And \(\sqrt {225}\) = \(\sqrt{5 \times 5 \times 3 \times 3}\)

= 5 × 3 = 15

(iii) By prime factorisation, we get

396 = \(\underline{2 \times 2}\) × \(\underline{3 \times 3}\) × 11

If we divide 396 by 11, then

396 ÷ 11 = 36 = 2 × 2 × 3 × 3

which is a perfect square.

∴ The required smallest number is 11.

And, \(\sqrt {36}\) = 2 × 3 = 6

(iv) 2645 = 5 × \(\underline{23 \times 23}\)

Since a number 5 is a unpaired.

So, we should divide 2645 by 5.

2645 ÷ 5 = 529 = 23 × 23

which is a perfect square.

∴ The required smallest number = 5

and \(\sqrt {529}\) = 23.

(v) By prime factorisation, we get

2800 = \(\underline{2 \times 2}\) × \(\underline{2 \times 2}\) × \(\underline{5 \times 5}\) × 7

If we divide 2800 by 7, then

2800 ÷ 7 = 400

= \(\underline{2 \times 2}\) × \(\underline{2 \times 2}\) × \(\underline{5 \times 5}\)

which is a perfect square.

Therefore, the required smallest number 7.

And, \(\sqrt {400}\) = 2 × 2 × 5 = 20

(vi) By prime factorisation, we get

1620 = \(\underline{2 \times 2}\) × \(\underline{3 \times 3}\) × \(\underline{3 \times 3}\) × 5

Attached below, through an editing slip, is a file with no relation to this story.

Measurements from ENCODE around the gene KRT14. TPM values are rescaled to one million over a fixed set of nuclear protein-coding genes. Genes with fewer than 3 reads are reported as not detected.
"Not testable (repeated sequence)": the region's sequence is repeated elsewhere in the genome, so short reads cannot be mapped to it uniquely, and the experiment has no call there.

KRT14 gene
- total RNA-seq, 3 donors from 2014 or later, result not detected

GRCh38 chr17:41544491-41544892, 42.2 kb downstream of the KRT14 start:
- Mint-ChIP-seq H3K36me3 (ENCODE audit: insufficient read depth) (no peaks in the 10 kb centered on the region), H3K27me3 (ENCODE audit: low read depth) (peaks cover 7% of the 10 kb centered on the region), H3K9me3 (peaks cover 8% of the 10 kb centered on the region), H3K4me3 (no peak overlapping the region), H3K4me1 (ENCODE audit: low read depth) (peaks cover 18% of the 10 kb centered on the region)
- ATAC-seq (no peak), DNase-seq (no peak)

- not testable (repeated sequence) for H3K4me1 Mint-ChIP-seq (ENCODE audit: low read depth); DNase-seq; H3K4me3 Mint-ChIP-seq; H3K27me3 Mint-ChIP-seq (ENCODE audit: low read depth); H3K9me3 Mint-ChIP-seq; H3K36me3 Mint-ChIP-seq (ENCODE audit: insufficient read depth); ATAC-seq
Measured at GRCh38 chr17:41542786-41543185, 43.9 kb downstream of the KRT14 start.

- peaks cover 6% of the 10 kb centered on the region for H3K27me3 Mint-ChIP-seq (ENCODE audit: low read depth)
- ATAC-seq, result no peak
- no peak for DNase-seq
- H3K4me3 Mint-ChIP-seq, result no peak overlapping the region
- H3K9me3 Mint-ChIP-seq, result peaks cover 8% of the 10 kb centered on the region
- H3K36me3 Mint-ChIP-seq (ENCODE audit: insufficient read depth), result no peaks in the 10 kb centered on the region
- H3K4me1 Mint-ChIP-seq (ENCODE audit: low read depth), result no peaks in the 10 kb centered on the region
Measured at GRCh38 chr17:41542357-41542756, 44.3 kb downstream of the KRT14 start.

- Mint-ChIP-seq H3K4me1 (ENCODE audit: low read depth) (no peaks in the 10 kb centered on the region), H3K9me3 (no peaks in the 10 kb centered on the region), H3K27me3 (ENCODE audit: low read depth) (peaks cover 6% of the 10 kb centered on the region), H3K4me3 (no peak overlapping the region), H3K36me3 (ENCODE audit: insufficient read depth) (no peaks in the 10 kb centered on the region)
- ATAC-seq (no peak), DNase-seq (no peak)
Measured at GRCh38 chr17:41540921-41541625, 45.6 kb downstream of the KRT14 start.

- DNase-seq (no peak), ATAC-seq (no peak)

Since a number 5 is unpaired.

∴ We should divide 1620 by 5.

1620 ÷ 5 = 324

= \(\underline{2 \times 2}\) × \(\underline{3 \times 3}\) × \(\underline{3 \times 3}\)

which is a perfect square.

Thus, \(\sqrt {324}\) = 2 × 3 × 3 = 18.

Question 7.

The students of Class VIII of a school donated Rs. 2401 in all, for Prime Minister’s National Relief Fund. Each student donated as many rupees as the number of students-in the class. Find the number of students in the class.

Solution:

Let the number of students in the class VIII be x.

Then, the rupees donated by each students will be Rs. x.

According to the given condition of the question :

x × x = 2401

⇒ x^{2} = 2401

⇒ x = \(\sqrt{2401}\)

= \(\sqrt{7 \times 7 \times 7 \times 7}\)